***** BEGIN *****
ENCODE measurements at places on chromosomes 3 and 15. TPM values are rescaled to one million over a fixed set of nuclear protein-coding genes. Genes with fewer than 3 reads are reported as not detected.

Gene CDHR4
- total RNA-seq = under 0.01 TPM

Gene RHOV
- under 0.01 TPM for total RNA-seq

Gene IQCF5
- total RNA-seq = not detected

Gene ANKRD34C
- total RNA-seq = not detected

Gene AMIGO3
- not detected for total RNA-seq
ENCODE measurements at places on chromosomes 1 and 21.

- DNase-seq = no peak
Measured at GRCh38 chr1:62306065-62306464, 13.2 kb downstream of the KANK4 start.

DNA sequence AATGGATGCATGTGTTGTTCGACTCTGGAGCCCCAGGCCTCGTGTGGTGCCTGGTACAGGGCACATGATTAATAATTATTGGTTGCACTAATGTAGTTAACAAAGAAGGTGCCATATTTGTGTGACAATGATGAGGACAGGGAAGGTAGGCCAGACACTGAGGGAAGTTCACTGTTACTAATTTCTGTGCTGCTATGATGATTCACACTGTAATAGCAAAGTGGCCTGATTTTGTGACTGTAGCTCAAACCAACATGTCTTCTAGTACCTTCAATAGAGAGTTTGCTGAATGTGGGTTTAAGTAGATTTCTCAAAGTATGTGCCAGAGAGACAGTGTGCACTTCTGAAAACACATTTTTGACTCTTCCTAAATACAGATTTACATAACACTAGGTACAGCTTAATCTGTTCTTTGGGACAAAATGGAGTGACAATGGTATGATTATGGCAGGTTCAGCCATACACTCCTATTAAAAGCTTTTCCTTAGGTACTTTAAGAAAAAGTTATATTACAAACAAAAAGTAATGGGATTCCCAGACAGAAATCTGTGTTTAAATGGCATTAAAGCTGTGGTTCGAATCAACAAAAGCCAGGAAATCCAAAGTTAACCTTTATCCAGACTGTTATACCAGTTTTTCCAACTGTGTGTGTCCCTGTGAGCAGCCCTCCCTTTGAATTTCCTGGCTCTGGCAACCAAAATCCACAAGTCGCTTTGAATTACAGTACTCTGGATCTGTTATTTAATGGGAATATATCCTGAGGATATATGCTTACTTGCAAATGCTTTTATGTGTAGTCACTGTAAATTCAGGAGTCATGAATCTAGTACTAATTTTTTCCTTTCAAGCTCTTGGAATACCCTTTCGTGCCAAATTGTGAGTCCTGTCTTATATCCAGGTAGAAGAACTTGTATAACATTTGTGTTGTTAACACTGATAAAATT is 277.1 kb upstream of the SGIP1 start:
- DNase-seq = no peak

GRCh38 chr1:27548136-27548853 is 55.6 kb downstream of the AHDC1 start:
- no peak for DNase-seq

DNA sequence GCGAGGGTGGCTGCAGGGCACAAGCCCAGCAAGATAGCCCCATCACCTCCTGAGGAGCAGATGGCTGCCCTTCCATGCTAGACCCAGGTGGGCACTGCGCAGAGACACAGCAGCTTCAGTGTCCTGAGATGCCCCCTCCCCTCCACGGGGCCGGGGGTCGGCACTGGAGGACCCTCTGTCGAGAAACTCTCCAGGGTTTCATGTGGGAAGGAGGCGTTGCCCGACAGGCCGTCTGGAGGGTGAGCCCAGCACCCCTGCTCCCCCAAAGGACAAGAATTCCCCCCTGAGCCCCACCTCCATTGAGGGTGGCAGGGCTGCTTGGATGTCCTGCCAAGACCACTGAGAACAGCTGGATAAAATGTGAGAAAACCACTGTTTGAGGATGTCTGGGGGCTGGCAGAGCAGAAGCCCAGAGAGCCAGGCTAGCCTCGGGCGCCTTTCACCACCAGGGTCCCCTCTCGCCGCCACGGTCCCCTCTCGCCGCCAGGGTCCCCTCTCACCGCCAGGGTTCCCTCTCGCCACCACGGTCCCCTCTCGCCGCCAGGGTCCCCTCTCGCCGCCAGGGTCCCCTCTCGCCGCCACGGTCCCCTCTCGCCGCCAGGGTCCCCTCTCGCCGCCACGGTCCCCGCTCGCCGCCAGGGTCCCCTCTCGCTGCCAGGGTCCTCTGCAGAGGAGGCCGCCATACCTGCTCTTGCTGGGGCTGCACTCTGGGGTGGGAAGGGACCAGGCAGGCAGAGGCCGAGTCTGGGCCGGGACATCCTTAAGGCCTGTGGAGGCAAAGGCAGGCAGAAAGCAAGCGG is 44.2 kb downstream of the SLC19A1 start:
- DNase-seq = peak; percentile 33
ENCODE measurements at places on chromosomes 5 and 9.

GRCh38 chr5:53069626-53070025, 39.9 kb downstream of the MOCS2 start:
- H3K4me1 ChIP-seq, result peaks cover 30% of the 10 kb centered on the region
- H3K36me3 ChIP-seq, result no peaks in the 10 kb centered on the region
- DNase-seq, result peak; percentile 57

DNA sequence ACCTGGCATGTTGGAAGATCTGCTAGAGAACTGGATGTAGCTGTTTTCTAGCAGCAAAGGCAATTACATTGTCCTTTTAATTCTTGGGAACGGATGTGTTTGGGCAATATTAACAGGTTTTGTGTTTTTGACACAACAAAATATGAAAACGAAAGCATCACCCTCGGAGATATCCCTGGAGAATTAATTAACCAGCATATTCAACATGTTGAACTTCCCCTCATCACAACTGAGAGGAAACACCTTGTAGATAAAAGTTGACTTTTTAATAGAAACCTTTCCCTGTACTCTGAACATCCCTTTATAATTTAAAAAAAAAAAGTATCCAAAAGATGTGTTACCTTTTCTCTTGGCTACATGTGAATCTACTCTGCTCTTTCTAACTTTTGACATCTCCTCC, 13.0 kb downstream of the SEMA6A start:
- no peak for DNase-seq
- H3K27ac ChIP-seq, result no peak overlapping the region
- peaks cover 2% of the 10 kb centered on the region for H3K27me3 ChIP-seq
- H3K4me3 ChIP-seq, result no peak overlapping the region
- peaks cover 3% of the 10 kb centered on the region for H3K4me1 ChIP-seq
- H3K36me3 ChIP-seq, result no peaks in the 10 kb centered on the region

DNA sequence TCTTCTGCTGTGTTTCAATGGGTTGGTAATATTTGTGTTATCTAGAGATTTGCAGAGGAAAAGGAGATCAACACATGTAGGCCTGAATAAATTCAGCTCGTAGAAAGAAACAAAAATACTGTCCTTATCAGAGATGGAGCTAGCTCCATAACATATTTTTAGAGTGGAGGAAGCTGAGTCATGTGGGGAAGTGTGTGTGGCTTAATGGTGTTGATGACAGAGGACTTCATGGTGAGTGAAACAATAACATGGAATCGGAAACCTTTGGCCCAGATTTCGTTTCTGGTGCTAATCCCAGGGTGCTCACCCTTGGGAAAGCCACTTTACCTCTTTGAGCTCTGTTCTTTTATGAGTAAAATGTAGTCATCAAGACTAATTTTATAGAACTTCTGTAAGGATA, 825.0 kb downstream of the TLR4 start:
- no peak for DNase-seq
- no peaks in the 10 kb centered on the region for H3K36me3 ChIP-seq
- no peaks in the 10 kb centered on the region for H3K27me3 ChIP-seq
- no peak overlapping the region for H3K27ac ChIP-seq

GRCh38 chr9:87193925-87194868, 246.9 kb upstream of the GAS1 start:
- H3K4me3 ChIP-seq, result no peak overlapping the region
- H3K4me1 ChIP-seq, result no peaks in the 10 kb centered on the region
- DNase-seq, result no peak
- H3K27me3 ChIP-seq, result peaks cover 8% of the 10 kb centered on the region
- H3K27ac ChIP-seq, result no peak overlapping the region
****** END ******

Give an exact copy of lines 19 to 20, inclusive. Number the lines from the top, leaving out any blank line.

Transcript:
DNA sequence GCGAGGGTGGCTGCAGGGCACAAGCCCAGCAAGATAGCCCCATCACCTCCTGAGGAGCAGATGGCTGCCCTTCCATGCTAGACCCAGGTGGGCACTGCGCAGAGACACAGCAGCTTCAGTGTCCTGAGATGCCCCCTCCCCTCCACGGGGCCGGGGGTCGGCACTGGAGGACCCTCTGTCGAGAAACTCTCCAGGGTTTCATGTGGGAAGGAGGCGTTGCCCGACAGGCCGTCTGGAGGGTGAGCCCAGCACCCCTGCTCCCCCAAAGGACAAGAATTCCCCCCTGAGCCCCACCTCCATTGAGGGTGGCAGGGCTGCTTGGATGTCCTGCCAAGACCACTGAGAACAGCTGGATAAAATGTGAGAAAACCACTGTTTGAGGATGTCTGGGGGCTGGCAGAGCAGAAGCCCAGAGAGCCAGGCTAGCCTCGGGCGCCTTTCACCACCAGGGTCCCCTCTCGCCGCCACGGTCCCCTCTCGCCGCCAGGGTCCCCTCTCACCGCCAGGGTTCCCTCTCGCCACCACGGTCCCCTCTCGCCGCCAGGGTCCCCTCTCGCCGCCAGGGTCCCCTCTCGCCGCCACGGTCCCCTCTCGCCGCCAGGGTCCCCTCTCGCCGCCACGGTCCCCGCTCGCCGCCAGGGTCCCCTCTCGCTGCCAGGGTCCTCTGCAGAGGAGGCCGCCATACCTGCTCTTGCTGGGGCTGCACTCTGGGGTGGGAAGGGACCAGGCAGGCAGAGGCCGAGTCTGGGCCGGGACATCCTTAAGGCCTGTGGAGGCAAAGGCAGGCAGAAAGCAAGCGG is 44.2 kb downstream of the SLC19A1 start:
- DNase-seq = peak; percentile 33